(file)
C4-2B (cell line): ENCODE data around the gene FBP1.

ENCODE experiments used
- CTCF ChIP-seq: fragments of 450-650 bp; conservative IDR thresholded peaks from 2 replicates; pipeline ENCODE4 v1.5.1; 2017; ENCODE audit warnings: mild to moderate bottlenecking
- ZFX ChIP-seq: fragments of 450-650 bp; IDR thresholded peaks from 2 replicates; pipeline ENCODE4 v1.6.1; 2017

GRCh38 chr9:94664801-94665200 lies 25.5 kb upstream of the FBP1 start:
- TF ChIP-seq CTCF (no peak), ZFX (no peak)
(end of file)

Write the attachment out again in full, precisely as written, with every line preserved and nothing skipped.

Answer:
C4-2B (cell line): ENCODE data around the gene FBP1.

ENCODE experiments used
- CTCF ChIP-seq: fragments of 450-650 bp; conservative IDR thresholded peaks from 2 replicates; pipeline ENCODE4 v1.5.1; 2017; ENCODE audit warnings: mild to moderate bottlenecking
- ZFX ChIP-seq: fragments of 450-650 bp; IDR thresholded peaks from 2 replicates; pipeline ENCODE4 v1.6.1; 2017

GRCh38 chr9:94664801-94665200 lies 25.5 kb upstream of the FBP1 start:
- TF ChIP-seq CTCF (no peak), ZFX (no peak)